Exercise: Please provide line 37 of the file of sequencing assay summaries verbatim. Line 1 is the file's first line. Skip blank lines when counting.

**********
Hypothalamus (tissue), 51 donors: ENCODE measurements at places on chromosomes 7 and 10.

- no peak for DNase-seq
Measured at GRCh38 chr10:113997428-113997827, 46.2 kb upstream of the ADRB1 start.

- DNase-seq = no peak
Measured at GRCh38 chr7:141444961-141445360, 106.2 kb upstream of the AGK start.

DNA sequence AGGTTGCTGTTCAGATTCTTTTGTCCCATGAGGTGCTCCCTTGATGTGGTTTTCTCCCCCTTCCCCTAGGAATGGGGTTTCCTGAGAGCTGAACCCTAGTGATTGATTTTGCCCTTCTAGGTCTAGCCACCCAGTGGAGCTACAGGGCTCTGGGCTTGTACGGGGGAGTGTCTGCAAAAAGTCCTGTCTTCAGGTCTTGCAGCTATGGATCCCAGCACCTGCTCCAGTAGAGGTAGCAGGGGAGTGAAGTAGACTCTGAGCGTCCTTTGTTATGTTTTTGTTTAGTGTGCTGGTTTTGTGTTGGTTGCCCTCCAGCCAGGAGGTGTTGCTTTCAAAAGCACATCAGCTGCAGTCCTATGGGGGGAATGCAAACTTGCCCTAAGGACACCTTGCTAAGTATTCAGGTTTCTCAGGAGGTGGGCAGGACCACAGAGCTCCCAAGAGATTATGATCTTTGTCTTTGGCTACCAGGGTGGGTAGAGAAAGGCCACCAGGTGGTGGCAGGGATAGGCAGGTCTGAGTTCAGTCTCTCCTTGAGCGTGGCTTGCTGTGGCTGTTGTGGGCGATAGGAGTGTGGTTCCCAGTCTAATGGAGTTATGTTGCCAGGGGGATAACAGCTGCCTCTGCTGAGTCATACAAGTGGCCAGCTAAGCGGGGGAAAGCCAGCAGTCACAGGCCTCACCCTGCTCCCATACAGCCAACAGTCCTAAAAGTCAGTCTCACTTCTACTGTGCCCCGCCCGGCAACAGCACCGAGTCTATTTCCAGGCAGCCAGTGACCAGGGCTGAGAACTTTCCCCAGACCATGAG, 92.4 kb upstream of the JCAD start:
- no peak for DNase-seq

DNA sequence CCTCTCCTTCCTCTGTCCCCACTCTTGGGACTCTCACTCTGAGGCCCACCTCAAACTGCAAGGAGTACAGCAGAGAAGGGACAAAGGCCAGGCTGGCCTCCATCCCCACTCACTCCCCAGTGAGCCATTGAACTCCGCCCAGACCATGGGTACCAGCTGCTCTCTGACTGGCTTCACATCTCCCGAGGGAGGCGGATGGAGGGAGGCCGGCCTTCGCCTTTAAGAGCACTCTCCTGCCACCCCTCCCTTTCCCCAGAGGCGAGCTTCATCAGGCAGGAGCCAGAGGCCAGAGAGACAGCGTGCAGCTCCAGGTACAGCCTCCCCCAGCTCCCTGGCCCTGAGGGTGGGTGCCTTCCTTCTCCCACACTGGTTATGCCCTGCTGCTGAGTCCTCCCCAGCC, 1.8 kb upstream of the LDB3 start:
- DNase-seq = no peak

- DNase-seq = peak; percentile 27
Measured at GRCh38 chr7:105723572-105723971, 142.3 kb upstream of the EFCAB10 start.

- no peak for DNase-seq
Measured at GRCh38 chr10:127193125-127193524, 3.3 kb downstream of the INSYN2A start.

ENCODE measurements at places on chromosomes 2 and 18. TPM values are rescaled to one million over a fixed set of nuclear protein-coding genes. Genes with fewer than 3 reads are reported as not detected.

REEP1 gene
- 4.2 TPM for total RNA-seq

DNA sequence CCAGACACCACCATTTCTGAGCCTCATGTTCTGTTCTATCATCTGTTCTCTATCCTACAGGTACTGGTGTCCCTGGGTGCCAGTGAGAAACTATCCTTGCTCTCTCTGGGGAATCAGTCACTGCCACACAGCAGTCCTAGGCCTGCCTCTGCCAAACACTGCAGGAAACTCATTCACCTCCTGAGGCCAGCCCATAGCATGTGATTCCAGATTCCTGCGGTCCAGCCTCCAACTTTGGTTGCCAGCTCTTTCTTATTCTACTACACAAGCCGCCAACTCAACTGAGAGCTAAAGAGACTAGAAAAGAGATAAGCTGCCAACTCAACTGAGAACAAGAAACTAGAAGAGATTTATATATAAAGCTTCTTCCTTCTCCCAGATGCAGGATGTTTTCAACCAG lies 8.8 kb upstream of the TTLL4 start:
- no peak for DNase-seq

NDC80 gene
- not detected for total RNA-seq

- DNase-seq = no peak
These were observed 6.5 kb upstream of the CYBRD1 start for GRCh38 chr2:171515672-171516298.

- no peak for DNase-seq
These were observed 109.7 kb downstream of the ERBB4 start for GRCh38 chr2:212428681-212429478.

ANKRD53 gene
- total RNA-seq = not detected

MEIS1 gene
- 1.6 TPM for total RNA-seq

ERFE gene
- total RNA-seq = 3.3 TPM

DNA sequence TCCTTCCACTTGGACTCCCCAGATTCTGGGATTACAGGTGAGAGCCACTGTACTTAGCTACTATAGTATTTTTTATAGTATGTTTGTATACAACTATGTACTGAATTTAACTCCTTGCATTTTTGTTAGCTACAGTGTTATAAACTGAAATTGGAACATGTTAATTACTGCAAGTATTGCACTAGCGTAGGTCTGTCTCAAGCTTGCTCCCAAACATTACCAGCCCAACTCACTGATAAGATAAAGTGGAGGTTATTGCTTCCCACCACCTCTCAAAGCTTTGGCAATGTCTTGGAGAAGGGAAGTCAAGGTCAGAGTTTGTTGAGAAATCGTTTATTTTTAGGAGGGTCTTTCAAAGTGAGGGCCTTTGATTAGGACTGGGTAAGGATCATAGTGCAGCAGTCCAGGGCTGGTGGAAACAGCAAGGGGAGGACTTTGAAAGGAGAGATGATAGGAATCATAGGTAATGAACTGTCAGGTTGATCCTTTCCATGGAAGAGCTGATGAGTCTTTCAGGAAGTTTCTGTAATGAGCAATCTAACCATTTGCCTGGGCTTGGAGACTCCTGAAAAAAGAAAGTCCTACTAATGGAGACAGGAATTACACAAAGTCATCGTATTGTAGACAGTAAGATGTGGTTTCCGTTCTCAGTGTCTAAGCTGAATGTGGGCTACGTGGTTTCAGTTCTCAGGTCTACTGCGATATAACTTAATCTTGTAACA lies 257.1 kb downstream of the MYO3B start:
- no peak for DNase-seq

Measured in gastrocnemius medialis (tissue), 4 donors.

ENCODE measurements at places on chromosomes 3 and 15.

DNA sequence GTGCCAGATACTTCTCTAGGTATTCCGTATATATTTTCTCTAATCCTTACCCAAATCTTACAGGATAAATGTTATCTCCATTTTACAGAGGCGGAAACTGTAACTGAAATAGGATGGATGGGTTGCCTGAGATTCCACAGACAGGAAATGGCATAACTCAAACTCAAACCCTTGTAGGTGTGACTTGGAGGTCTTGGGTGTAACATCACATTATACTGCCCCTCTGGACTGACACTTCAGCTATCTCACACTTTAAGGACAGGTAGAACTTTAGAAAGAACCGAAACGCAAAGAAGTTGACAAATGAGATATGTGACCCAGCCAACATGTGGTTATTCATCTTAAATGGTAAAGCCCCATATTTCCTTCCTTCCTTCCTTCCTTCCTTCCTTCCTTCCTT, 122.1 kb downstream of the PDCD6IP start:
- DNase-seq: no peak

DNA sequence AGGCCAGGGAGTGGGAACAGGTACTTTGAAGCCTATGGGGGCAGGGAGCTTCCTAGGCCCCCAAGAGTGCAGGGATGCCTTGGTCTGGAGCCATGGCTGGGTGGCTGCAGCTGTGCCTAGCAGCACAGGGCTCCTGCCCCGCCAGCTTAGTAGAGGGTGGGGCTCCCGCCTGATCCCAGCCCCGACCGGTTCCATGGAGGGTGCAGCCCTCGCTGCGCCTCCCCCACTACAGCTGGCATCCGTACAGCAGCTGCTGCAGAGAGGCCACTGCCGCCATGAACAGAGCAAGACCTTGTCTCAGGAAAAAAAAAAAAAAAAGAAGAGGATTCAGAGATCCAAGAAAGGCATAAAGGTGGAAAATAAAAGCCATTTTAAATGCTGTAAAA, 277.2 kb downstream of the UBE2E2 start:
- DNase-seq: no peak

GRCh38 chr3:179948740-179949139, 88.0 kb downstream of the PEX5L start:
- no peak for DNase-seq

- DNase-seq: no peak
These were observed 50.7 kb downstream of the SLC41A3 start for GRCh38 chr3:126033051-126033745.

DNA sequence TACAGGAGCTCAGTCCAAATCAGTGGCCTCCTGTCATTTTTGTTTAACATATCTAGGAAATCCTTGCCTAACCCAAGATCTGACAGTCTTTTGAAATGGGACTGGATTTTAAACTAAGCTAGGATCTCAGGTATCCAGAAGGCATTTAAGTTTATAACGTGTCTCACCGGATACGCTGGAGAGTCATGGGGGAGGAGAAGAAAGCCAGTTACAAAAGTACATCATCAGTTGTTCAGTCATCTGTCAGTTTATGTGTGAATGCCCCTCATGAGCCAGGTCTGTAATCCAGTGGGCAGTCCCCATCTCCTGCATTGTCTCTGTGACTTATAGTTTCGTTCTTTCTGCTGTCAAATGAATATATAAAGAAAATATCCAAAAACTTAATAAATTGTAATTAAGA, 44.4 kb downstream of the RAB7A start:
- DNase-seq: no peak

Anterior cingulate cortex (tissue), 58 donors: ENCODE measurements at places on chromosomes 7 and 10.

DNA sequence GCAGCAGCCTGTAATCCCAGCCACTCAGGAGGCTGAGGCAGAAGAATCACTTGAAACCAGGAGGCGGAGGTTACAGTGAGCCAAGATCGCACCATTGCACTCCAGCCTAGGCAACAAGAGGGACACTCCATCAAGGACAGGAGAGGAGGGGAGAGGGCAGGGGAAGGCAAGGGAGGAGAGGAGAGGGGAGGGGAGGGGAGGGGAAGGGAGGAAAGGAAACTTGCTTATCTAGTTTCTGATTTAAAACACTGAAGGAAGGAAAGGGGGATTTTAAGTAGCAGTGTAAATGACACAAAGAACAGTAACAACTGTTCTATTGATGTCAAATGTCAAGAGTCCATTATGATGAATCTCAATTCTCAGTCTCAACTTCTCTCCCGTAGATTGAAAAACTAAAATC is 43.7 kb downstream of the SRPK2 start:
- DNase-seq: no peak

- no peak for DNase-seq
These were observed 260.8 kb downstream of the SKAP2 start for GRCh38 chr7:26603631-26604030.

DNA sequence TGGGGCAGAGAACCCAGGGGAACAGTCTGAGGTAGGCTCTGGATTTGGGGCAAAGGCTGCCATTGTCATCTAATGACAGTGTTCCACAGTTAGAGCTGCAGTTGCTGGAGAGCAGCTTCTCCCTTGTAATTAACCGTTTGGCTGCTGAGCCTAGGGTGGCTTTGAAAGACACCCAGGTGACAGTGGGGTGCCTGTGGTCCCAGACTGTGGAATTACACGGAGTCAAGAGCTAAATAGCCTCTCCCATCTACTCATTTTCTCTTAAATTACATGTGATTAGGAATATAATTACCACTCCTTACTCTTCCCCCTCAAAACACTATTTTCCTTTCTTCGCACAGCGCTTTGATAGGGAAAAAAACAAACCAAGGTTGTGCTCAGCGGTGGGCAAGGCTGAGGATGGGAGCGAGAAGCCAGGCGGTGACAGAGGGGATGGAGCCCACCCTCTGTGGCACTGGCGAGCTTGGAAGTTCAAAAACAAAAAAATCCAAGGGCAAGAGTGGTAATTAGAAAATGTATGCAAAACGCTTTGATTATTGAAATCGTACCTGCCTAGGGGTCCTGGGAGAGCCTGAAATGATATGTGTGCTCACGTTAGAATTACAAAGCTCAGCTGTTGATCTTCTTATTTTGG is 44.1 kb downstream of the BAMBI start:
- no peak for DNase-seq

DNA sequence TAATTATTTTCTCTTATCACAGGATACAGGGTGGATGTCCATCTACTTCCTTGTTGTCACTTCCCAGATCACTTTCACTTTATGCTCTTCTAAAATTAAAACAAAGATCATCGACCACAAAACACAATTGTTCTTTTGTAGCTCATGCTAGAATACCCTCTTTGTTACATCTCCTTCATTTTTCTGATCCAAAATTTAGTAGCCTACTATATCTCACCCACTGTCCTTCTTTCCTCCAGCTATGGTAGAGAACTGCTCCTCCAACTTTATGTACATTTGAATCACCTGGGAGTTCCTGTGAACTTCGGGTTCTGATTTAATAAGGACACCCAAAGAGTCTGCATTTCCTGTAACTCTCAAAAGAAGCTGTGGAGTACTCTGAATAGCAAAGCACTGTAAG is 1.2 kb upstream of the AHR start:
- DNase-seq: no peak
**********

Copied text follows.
DNA sequence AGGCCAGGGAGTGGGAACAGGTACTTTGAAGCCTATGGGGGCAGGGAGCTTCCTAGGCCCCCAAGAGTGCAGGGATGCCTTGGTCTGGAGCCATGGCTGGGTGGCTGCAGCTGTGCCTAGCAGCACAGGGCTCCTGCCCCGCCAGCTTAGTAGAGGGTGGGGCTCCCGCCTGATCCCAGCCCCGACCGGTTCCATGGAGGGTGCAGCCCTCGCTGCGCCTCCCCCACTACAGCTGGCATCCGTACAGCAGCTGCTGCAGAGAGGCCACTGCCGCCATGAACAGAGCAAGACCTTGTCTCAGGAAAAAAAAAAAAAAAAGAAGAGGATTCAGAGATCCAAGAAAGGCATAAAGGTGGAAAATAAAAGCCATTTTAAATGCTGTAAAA, 277.2 kb downstream of the UBE2E2 start: